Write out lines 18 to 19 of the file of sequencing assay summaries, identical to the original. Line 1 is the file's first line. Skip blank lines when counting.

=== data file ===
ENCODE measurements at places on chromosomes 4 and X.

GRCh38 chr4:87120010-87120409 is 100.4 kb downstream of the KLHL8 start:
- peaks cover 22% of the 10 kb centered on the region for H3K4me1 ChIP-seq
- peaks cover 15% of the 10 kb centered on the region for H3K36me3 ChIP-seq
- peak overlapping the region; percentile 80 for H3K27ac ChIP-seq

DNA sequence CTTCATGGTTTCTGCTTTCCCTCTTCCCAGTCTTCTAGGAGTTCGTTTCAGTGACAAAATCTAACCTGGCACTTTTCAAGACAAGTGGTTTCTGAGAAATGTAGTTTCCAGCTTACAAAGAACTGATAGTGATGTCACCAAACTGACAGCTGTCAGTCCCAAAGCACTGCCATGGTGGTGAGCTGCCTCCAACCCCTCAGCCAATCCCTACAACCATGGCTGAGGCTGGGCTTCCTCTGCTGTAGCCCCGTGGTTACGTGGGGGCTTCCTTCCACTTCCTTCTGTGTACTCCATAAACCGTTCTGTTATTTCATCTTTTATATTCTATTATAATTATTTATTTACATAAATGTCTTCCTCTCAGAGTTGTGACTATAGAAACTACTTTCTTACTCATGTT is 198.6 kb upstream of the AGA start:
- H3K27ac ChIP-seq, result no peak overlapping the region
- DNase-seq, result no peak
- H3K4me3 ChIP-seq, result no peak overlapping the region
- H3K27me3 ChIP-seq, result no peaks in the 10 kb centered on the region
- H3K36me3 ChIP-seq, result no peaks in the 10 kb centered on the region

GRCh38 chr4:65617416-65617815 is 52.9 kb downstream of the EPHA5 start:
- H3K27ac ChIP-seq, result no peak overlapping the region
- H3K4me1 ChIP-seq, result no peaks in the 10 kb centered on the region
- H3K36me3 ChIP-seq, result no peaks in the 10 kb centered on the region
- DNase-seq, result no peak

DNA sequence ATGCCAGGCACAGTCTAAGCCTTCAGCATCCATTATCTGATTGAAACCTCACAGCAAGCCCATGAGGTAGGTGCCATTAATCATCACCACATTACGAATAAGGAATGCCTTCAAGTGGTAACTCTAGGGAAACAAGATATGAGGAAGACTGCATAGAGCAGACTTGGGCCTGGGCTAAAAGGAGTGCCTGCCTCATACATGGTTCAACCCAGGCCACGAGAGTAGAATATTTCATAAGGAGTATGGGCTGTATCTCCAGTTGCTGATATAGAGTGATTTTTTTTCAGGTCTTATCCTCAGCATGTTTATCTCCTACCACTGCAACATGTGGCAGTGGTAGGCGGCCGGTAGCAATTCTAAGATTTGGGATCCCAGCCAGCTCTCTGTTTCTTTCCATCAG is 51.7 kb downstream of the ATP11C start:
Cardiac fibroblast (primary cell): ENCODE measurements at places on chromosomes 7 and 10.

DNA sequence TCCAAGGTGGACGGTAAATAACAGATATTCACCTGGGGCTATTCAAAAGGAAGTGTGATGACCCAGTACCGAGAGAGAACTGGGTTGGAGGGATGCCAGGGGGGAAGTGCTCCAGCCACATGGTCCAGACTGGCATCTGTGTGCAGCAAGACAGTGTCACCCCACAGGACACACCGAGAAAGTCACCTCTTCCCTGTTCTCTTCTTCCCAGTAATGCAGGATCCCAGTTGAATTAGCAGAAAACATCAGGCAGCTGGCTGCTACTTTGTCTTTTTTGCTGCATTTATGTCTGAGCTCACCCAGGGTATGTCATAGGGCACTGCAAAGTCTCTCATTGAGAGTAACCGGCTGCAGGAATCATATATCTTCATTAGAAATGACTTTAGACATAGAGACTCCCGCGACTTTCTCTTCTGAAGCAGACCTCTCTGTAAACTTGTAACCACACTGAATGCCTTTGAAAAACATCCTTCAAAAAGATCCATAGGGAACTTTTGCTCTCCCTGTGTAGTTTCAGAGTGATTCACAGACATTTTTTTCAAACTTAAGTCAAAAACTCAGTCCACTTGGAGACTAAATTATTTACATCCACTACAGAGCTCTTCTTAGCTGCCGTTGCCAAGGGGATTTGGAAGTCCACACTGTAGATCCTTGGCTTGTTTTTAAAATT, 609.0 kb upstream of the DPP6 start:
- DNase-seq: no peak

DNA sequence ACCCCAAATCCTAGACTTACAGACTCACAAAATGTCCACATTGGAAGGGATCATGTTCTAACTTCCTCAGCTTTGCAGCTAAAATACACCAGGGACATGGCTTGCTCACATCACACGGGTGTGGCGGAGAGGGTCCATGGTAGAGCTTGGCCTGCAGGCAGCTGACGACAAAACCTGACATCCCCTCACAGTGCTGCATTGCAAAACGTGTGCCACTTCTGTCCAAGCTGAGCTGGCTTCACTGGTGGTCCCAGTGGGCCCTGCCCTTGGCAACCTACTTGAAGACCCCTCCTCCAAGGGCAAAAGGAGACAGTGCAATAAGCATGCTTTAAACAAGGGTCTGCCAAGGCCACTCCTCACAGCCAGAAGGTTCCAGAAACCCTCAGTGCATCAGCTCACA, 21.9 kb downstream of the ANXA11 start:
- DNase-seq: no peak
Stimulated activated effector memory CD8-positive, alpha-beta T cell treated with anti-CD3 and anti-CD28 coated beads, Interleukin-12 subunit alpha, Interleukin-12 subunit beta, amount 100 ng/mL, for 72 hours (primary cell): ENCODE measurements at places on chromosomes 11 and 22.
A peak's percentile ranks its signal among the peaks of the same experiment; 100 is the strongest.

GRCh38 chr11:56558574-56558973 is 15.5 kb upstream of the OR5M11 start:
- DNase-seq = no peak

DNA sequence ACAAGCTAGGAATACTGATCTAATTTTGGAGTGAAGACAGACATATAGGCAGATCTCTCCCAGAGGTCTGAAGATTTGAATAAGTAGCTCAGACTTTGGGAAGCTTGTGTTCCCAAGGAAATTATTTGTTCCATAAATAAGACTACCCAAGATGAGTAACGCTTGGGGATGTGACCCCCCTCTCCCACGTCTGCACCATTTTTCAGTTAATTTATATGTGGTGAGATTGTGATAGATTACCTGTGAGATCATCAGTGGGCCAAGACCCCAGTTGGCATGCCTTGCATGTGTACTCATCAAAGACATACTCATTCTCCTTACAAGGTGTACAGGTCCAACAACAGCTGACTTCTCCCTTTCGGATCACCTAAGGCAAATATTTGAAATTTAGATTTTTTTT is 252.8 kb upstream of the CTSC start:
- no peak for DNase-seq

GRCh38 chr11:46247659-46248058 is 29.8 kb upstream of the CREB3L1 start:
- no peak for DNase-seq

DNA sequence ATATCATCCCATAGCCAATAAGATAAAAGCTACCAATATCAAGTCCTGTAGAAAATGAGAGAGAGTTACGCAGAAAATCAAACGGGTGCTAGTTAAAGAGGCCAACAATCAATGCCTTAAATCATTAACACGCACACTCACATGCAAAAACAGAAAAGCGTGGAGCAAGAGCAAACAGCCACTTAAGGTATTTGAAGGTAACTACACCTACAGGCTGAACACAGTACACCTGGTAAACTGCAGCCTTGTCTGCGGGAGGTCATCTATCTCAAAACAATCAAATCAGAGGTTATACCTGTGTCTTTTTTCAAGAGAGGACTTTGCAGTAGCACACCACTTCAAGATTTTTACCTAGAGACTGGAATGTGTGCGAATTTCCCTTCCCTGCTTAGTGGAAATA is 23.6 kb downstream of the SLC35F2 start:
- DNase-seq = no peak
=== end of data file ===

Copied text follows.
Cardiac fibroblast (primary cell): ENCODE measurements at places on chromosomes 7 and 10.

DNA sequence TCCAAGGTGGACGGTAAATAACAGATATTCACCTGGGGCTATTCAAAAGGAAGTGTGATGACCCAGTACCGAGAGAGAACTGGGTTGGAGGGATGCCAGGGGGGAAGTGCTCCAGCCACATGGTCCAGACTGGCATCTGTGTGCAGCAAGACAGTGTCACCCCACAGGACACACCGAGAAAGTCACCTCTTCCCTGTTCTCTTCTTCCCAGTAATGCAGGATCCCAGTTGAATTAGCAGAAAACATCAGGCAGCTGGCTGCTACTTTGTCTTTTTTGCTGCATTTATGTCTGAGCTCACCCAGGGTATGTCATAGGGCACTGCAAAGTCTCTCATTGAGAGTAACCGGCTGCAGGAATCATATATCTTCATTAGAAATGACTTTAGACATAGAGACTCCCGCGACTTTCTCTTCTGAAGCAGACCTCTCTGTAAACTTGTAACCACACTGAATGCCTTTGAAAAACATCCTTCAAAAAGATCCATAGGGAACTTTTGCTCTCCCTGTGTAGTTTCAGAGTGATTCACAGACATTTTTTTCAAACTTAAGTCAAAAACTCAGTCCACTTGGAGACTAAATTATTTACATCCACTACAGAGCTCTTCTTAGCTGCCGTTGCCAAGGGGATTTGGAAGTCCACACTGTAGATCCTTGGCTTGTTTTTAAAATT, 609.0 kb upstream of the DPP6 start: